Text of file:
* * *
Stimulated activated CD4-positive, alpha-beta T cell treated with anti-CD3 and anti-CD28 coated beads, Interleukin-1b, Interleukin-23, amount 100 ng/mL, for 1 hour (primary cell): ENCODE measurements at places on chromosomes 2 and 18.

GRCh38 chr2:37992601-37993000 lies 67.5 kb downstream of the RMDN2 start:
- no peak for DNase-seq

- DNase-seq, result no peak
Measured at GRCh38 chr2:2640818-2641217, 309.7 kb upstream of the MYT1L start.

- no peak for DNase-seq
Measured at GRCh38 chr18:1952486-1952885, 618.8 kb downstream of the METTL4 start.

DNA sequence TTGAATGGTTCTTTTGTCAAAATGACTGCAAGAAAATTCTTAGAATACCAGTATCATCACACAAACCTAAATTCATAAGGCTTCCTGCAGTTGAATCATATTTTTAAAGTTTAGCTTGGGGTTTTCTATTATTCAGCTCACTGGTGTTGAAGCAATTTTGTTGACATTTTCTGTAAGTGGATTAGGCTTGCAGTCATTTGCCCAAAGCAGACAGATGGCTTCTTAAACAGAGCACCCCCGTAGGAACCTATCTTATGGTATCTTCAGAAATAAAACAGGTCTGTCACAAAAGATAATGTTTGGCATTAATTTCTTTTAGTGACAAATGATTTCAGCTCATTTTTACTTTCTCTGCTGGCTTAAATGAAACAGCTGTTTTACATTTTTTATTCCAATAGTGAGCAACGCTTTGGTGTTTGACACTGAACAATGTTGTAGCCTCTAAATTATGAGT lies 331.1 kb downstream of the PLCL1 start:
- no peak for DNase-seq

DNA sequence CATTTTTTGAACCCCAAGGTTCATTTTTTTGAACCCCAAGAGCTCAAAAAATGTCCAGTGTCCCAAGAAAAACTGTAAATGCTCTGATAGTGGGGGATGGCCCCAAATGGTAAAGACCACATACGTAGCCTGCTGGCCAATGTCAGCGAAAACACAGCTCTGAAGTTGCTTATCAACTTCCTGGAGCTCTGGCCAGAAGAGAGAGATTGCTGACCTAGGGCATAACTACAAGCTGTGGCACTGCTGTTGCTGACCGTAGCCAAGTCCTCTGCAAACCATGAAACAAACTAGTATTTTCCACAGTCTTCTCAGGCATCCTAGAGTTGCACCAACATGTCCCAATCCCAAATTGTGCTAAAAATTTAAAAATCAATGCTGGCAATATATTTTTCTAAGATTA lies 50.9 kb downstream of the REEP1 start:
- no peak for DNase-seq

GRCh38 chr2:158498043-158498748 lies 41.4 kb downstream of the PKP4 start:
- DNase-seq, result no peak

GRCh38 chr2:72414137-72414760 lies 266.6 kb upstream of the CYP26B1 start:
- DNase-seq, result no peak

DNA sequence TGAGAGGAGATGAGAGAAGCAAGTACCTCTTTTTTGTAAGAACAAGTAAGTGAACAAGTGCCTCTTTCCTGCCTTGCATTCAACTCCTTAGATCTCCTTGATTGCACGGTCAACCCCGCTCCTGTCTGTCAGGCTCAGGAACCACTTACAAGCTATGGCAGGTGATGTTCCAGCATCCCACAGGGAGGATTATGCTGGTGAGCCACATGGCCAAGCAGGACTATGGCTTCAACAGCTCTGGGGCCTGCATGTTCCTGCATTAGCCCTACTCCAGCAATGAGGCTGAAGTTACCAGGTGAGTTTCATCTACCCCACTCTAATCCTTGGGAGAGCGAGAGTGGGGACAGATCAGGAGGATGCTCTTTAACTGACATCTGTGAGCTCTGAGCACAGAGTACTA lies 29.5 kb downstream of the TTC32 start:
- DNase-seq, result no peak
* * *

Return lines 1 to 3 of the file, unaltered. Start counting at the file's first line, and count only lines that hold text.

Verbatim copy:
Stimulated activated CD4-positive, alpha-beta T cell treated with anti-CD3 and anti-CD28 coated beads, Interleukin-1b, Interleukin-23, amount 100 ng/mL, for 1 hour (primary cell): ENCODE measurements at places on chromosomes 2 and 18.

GRCh38 chr2:37992601-37993000 lies 67.5 kb downstream of the RMDN2 start:
- no peak for DNase-seq